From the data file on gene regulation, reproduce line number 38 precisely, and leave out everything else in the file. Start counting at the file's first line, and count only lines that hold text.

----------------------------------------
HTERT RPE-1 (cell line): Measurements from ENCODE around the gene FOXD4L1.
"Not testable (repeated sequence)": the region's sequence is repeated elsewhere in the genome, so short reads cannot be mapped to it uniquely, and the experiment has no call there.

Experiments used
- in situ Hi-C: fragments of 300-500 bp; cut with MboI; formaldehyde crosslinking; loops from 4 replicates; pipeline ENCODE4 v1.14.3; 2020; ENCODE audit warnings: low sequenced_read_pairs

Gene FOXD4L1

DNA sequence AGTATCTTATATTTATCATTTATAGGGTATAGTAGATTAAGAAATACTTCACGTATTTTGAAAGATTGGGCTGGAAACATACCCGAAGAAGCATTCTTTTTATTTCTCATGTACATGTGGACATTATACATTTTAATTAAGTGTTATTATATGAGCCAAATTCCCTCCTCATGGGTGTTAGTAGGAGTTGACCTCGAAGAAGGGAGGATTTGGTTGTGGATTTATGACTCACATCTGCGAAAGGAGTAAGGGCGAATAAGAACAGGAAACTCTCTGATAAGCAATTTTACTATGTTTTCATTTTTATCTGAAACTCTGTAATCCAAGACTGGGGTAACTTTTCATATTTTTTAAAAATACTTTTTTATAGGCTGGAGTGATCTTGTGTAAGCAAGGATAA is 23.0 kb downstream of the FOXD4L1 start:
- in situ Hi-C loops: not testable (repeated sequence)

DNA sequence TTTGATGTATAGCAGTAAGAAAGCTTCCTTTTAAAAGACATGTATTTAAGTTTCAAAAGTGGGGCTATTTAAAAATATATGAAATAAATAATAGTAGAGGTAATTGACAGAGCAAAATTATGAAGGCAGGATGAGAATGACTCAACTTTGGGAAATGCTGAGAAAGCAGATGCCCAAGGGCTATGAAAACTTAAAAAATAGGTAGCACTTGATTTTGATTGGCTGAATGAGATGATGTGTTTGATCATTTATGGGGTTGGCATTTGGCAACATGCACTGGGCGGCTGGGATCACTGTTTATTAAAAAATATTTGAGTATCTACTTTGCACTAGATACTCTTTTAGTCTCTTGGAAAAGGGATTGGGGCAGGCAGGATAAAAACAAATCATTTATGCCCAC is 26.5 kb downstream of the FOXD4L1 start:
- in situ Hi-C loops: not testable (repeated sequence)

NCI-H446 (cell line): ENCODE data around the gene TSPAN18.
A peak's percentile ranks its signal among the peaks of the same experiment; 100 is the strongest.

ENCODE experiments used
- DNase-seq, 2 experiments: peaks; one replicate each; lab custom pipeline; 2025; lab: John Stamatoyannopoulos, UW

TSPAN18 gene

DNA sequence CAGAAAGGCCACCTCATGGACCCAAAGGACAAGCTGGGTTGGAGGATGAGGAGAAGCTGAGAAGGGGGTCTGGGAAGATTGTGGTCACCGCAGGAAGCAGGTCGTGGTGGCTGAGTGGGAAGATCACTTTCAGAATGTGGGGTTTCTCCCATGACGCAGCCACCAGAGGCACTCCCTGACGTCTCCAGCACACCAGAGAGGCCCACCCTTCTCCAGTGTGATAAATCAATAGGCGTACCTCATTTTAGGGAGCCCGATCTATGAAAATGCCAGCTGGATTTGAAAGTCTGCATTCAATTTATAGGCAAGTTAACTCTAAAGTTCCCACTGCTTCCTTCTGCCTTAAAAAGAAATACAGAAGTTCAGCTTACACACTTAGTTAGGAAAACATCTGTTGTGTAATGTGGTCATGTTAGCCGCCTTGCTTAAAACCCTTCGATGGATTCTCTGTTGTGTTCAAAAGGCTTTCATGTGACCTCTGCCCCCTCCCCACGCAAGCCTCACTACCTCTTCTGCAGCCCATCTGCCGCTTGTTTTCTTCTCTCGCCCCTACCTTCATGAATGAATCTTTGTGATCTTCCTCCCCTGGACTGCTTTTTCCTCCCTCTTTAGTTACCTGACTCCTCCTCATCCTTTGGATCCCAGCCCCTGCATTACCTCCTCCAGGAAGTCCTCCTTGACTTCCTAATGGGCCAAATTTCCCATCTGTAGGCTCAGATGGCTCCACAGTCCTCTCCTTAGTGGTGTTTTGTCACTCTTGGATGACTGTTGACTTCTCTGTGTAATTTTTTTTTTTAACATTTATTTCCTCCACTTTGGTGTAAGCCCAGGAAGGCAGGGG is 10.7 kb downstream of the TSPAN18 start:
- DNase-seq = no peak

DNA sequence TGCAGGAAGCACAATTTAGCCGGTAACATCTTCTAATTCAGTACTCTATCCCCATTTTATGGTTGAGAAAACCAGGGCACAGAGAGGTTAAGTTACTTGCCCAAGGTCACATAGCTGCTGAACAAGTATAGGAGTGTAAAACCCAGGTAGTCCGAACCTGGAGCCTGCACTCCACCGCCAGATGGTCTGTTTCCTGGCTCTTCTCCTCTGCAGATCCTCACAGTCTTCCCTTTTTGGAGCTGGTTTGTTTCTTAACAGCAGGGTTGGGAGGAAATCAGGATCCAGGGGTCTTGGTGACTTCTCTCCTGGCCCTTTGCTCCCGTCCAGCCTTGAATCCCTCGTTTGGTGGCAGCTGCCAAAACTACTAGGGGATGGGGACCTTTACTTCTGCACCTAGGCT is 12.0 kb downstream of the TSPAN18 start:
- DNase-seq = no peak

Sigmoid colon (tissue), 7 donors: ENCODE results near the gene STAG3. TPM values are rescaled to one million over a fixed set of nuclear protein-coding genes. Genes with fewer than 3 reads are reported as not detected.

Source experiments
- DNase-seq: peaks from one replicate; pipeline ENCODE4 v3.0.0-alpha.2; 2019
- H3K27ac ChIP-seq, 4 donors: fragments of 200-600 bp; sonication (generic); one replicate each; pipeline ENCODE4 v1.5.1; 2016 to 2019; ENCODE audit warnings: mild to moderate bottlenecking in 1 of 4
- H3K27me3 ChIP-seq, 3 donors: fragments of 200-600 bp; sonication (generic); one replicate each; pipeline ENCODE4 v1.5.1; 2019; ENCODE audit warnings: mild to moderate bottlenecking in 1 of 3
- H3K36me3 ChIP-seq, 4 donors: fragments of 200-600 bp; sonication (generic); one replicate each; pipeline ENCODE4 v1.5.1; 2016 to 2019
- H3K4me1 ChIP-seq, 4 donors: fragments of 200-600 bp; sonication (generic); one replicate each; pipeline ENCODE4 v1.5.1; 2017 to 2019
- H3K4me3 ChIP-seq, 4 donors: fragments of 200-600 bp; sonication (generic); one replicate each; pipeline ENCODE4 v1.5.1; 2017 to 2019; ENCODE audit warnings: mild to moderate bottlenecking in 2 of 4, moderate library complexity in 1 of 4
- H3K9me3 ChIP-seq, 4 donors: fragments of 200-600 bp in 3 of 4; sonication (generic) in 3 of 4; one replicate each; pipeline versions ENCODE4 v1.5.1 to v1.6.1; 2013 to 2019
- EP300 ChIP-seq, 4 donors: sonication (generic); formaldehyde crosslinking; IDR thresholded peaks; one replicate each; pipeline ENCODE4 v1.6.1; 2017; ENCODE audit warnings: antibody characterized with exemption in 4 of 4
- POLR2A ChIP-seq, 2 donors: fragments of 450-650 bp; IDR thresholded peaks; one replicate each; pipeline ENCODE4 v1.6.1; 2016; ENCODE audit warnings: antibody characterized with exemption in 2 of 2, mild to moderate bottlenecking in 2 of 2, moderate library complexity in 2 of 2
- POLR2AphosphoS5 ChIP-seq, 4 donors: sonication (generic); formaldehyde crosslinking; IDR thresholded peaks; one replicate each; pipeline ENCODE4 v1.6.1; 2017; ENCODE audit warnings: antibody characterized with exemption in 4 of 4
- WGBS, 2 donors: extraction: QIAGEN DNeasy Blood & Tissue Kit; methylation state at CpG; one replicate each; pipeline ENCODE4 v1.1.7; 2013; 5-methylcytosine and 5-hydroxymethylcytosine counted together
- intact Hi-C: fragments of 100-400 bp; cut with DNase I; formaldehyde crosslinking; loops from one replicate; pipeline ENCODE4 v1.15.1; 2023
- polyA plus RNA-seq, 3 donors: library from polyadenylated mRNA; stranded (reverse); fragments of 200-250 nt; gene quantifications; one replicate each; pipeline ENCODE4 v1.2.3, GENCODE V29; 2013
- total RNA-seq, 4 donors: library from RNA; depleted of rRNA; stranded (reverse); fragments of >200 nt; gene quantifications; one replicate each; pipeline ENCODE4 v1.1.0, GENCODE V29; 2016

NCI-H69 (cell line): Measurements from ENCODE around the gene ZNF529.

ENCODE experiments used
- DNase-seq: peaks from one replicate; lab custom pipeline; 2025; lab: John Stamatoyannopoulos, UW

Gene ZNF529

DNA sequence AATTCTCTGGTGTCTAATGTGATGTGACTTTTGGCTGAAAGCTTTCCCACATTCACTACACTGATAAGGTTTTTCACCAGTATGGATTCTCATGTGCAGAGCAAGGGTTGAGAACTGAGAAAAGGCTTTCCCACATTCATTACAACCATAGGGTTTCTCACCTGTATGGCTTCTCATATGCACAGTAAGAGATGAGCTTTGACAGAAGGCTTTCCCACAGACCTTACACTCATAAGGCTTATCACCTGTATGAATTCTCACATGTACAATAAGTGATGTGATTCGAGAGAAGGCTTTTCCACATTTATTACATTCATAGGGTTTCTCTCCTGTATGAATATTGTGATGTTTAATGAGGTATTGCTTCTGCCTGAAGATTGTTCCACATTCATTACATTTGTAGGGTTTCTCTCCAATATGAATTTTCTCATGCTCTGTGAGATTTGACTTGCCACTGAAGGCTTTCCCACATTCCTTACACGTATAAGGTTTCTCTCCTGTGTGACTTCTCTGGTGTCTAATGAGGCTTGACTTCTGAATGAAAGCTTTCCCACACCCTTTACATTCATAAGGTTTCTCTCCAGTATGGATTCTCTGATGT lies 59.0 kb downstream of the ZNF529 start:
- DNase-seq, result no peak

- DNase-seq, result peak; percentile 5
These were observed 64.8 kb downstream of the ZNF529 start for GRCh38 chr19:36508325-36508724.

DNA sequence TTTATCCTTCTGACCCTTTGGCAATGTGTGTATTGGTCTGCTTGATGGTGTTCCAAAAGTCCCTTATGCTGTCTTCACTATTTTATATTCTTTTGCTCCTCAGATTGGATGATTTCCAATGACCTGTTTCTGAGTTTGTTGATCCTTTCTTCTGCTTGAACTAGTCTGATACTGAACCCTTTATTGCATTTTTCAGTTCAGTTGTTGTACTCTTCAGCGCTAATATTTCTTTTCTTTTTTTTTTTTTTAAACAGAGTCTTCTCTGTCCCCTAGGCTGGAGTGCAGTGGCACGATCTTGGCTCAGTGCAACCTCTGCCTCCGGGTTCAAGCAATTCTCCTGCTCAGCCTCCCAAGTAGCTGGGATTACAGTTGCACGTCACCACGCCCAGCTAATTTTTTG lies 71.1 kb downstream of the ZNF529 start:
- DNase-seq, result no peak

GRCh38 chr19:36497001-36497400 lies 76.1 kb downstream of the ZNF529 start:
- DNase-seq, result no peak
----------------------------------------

Gene ZNF529